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Ed Sullivan was a journalist, producer and TV host known for his successful variety program The Ed Sullivan Show.
Watch a short video about TV show host Ed Sullivan and how he came to have his own variety show.
After a stint as an actor, Ed Sullivan started to appear on television and host the "Ed Sullivan Show."
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Born in New York City on September 28, 1901, Ed Sullivan worked as a journalist before hosting variety shows in the 1930s and '40s. He eventually became host of The Ed Sullivan Show, the longest-running TV variety program in history, which featured acts like the Supremes, the Beatles, Jerry Lewis,
"I enjoy what I'm doing. I would have become a water skiier if I could have made money honestly and with integrity."
"Ladies and gentlemen ... the Beatles!"
Elvis Presley and Roberta Peters, among legions of others. Sullivan died on October 13, 1974.
Edward Vincent Sullivan was born on September 28, 1901, in the New York City neighborhood of Harlem. Part of a large family, he had a twin brother and a sister who died in childhood, and the family subsequently moved to Port Chester. Of Irish Catholic descent, Sullivan's upbringing was filled with a blend of cultural influences. The young Sullivan would become a high school athlete and write for the school paper.
Ed Sullivan pursued journalism professionally as an adult, working for a number of news organizations in the 1920s, including The Associated Press and The Morning Telegraph. He became the Broadway columnist for The Evening Graphic in 1929, and went on to become a columnist for the New York Daily News by the early 1930s.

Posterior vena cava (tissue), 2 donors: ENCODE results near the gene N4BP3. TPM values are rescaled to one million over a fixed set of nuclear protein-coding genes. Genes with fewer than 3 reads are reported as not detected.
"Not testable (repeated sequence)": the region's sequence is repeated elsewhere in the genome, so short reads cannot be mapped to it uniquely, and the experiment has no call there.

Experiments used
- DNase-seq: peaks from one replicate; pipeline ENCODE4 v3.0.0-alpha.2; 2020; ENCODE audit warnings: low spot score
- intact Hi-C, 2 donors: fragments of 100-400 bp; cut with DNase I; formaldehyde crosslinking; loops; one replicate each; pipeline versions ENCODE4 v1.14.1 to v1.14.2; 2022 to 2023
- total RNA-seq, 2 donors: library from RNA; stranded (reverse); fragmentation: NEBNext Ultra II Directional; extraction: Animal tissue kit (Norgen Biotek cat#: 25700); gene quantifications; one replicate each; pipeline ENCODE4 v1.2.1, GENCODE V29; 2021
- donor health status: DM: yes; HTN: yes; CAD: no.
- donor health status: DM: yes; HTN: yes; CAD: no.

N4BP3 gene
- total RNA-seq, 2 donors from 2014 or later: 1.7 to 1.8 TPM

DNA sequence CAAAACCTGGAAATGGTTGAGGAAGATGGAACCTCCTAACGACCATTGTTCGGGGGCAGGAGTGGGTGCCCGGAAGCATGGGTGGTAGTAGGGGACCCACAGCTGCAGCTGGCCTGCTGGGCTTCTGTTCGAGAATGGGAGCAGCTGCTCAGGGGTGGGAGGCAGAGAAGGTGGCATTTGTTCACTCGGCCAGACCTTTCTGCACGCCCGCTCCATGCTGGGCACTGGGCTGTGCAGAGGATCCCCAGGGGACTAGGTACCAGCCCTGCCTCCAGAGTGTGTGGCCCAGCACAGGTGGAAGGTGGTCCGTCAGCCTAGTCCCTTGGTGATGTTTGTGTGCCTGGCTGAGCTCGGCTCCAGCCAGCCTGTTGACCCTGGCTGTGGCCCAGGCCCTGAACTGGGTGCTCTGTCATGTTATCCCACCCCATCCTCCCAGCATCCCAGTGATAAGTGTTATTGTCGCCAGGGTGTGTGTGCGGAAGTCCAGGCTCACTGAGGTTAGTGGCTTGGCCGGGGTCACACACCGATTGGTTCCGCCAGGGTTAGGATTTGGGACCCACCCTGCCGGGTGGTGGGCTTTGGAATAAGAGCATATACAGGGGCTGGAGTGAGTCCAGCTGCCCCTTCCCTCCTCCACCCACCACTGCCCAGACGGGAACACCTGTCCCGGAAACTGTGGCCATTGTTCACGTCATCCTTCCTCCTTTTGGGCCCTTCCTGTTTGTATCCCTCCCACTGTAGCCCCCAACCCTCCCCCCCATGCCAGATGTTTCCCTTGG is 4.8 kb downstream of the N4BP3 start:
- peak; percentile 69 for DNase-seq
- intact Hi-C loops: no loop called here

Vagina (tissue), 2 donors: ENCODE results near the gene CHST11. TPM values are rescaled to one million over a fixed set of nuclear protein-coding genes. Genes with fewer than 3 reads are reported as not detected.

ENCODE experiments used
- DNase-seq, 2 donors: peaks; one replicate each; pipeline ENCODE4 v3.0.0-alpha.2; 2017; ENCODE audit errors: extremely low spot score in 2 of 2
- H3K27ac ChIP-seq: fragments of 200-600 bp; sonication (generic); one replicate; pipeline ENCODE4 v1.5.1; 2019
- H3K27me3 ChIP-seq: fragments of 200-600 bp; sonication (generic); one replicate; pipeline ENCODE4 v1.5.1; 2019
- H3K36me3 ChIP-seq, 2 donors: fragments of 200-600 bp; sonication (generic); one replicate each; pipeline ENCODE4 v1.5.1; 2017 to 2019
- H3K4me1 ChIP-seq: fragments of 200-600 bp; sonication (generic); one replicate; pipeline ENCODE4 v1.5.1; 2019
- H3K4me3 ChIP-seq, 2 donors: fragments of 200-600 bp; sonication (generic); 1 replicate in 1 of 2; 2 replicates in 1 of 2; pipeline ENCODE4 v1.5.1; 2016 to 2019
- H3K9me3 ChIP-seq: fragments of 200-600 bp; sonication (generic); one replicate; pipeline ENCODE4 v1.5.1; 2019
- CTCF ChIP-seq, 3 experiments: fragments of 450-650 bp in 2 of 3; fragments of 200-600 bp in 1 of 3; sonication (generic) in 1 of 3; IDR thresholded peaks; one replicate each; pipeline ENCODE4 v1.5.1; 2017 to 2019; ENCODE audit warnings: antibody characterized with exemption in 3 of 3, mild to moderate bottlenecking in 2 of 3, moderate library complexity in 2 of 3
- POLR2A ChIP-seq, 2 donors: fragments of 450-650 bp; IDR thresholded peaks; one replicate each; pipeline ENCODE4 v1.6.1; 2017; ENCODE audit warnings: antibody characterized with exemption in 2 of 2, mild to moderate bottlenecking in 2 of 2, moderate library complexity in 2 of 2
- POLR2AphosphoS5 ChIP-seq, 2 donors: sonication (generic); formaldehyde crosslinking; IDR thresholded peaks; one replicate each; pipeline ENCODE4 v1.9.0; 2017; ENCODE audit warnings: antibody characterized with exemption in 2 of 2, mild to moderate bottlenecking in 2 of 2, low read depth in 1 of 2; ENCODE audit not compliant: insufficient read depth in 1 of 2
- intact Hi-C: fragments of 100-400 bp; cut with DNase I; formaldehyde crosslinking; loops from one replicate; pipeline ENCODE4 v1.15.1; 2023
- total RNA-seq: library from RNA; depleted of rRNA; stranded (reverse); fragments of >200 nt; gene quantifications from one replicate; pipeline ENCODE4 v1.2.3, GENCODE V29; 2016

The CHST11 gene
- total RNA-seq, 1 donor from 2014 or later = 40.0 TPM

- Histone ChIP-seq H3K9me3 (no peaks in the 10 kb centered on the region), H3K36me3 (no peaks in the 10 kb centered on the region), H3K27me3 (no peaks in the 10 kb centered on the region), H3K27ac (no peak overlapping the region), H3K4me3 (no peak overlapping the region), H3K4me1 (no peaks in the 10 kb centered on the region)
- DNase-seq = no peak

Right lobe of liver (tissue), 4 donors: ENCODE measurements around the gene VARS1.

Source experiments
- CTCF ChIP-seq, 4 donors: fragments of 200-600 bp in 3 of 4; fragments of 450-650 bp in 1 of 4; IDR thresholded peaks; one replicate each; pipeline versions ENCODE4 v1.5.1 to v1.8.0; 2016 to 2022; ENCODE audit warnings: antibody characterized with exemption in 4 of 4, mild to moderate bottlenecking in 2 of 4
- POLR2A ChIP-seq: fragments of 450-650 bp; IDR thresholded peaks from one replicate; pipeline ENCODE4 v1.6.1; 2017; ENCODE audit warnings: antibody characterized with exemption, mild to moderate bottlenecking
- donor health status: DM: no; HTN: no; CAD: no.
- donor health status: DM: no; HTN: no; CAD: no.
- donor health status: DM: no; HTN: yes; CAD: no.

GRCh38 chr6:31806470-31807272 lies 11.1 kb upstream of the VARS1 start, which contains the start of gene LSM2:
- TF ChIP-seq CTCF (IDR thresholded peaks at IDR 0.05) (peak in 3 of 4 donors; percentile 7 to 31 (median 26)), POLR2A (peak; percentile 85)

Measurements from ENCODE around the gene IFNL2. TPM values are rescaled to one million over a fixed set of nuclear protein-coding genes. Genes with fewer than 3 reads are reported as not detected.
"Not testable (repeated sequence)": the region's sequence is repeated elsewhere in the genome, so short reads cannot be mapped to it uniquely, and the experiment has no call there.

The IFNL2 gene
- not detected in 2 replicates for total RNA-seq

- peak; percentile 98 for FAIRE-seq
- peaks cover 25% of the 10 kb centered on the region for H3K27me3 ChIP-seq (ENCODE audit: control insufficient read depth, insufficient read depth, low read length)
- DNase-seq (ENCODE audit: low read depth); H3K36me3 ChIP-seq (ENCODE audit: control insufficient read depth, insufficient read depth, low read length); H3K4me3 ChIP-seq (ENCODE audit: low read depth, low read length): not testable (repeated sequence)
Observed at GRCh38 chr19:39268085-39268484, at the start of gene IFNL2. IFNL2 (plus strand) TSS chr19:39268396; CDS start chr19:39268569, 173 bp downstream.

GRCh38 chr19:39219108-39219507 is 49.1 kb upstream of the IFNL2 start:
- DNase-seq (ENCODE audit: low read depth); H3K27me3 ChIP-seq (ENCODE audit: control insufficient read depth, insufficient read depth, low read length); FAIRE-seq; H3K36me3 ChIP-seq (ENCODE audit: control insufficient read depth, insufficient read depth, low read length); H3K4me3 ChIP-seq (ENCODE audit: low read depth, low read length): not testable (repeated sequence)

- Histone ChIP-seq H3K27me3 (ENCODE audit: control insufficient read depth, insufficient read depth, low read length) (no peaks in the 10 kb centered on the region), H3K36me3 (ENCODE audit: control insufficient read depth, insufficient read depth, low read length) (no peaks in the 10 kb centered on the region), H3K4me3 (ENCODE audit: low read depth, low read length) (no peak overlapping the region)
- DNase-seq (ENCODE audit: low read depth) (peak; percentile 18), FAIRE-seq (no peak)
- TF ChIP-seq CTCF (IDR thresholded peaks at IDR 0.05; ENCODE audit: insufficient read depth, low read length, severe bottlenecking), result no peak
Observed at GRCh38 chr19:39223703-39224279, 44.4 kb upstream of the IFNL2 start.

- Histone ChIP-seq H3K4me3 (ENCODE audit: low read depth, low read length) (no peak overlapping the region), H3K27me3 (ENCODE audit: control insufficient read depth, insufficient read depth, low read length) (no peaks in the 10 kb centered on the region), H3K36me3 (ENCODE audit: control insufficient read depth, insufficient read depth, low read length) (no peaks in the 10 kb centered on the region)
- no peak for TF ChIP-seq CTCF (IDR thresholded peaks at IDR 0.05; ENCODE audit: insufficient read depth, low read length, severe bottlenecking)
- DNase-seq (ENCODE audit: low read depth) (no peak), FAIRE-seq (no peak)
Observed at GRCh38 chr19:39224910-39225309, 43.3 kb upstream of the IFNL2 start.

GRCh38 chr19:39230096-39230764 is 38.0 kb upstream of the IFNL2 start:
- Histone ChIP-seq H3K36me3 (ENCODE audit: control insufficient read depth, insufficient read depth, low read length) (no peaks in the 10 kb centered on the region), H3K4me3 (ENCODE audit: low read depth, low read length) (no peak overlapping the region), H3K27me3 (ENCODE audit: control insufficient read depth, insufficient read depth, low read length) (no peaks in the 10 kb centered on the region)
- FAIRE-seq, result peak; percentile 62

Sullivan married Sylvia Weinstein in 1930 and the couple had a daughter, Elizabeth.
Ed Sullivan also got into vaudeville theater, producing and serving as master of ceremonies for a number of shows, including World War II events that benefitted relief organizations like the American Red Cross. It was through his hosting of the Harvest Moon Ball, telecast on CBS, that he caught the attention of network execs and was given hosting duties on the variety show Toast of the Town, which debuted on June 20, 1948. Airing weekly on Sunday nights, the program would be renamed The Ed Sullivan Show in 1955 and becoming the longest-running variety program in TV history, with tens of millions of viewers tuning in on a weekly basis.
Sullivan's program was known for its range of acts, including everyone from comedians like Dean Martin and Jerry Lewis to icons of musical theater like Julie Andrews to eclectic novelty acts. Sullivan also provided a platform for the emerging genre of rock 'n' roll, hosting artists like Bill Haley & His Comets and Elvis Presley, whose January 6, 1957 appearance was recorded only from the waist up due to his gyrations. Sullivan later hosted the U.S. TV debut of the Beatles on February 9, 1964, which was one of the most watched shows in TV history.
While aiming to appeal to a massive audience and getting into conflicts over his booking practices with certain stars, including Frank Sinatra, Sullivan bridged cultural barriers. He showcased artists from the Soviet dance world and brought on acts who would appeal to younger viewers. In the 1960s, musicians appeared on the show who were symbolic of the countercultural movement, including Sly and the Family Stone, Janis Joplin, the Rolling Stones and the Doors. (The Doors' lead singer, Jim Morrison, defied the show's request to make the lyrics of "Light My Fire" less suggestive during their live performance.)
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